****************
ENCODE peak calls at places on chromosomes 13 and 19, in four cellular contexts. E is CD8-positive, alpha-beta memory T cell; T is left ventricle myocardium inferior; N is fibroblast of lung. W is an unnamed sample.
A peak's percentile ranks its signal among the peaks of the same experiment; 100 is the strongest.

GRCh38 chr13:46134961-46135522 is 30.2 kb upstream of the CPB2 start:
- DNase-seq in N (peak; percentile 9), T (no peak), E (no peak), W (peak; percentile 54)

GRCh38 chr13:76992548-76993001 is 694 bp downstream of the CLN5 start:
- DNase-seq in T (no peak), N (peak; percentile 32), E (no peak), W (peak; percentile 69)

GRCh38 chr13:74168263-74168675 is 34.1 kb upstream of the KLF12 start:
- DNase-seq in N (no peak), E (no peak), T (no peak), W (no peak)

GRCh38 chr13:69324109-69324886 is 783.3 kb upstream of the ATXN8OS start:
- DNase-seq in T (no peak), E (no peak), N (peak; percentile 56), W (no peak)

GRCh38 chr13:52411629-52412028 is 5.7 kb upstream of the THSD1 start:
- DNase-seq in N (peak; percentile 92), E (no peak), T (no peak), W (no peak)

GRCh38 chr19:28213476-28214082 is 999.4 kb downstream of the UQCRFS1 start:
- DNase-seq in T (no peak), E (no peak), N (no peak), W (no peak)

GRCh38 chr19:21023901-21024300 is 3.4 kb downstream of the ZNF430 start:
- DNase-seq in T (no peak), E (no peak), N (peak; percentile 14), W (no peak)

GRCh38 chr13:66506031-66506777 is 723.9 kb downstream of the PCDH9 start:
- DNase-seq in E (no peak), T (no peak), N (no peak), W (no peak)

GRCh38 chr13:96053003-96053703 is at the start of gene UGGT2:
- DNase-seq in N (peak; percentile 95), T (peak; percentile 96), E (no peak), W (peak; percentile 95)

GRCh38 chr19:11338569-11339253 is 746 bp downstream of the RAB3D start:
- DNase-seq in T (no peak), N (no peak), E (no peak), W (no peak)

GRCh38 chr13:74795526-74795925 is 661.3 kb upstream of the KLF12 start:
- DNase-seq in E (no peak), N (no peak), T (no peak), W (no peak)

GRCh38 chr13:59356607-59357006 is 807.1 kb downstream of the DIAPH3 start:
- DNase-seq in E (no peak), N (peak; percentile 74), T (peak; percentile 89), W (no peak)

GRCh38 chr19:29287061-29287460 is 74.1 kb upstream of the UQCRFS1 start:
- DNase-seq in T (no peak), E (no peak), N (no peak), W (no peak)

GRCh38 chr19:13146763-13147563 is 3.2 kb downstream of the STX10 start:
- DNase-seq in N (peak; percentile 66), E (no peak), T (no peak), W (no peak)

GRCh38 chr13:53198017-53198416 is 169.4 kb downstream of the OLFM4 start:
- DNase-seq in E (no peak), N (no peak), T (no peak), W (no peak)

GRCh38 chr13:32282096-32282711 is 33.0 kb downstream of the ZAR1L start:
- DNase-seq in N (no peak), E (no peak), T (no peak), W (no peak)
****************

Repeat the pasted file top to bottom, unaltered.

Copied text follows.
ENCODE peak calls at places on chromosomes 13 and 19, in four cellular contexts. E is CD8-positive, alpha-beta memory T cell; T is left ventricle myocardium inferior; N is fibroblast of lung. W is an unnamed sample.
A peak's percentile ranks its signal among the peaks of the same experiment; 100 is the strongest.

GRCh38 chr13:46134961-46135522 is 30.2 kb upstream of the CPB2 start:
- DNase-seq in N (peak; percentile 9), T (no peak), E (no peak), W (peak; percentile 54)

GRCh38 chr13:76992548-76993001 is 694 bp downstream of the CLN5 start:
- DNase-seq in T (no peak), N (peak; percentile 32), E (no peak), W (peak; percentile 69)

GRCh38 chr13:74168263-74168675 is 34.1 kb upstream of the KLF12 start:
- DNase-seq in N (no peak), E (no peak), T (no peak), W (no peak)

GRCh38 chr13:69324109-69324886 is 783.3 kb upstream of the ATXN8OS start:
- DNase-seq in T (no peak), E (no peak), N (peak; percentile 56), W (no peak)

GRCh38 chr13:52411629-52412028 is 5.7 kb upstream of the THSD1 start:
- DNase-seq in N (peak; percentile 92), E (no peak), T (no peak), W (no peak)

GRCh38 chr19:28213476-28214082 is 999.4 kb downstream of the UQCRFS1 start:
- DNase-seq in T (no peak), E (no peak), N (no peak), W (no peak)

GRCh38 chr19:21023901-21024300 is 3.4 kb downstream of the ZNF430 start:
- DNase-seq in T (no peak), E (no peak), N (peak; percentile 14), W (no peak)

GRCh38 chr13:66506031-66506777 is 723.9 kb downstream of the PCDH9 start:
- DNase-seq in E (no peak), T (no peak), N (no peak), W (no peak)

GRCh38 chr13:96053003-96053703 is at the start of gene UGGT2:
- DNase-seq in N (peak; percentile 95), T (peak; percentile 96), E (no peak), W (peak; percentile 95)

GRCh38 chr19:11338569-11339253 is 746 bp downstream of the RAB3D start:
- DNase-seq in T (no peak), N (no peak), E (no peak), W (no peak)

GRCh38 chr13:74795526-74795925 is 661.3 kb upstream of the KLF12 start:
- DNase-seq in E (no peak), N (no peak), T (no peak), W (no peak)

GRCh38 chr13:59356607-59357006 is 807.1 kb downstream of the DIAPH3 start:
- DNase-seq in E (no peak), N (peak; percentile 74), T (peak; percentile 89), W (no peak)

GRCh38 chr19:29287061-29287460 is 74.1 kb upstream of the UQCRFS1 start:
- DNase-seq in T (no peak), E (no peak), N (no peak), W (no peak)

GRCh38 chr19:13146763-13147563 is 3.2 kb downstream of the STX10 start:
- DNase-seq in N (peak; percentile 66), E (no peak), T (no peak), W (no peak)

GRCh38 chr13:53198017-53198416 is 169.4 kb downstream of the OLFM4 start:
- DNase-seq in E (no peak), N (no peak), T (no peak), W (no peak)

GRCh38 chr13:32282096-32282711 is 33.0 kb downstream of the ZAR1L start:
- DNase-seq in N (no peak), E (no peak), T (no peak), W (no peak)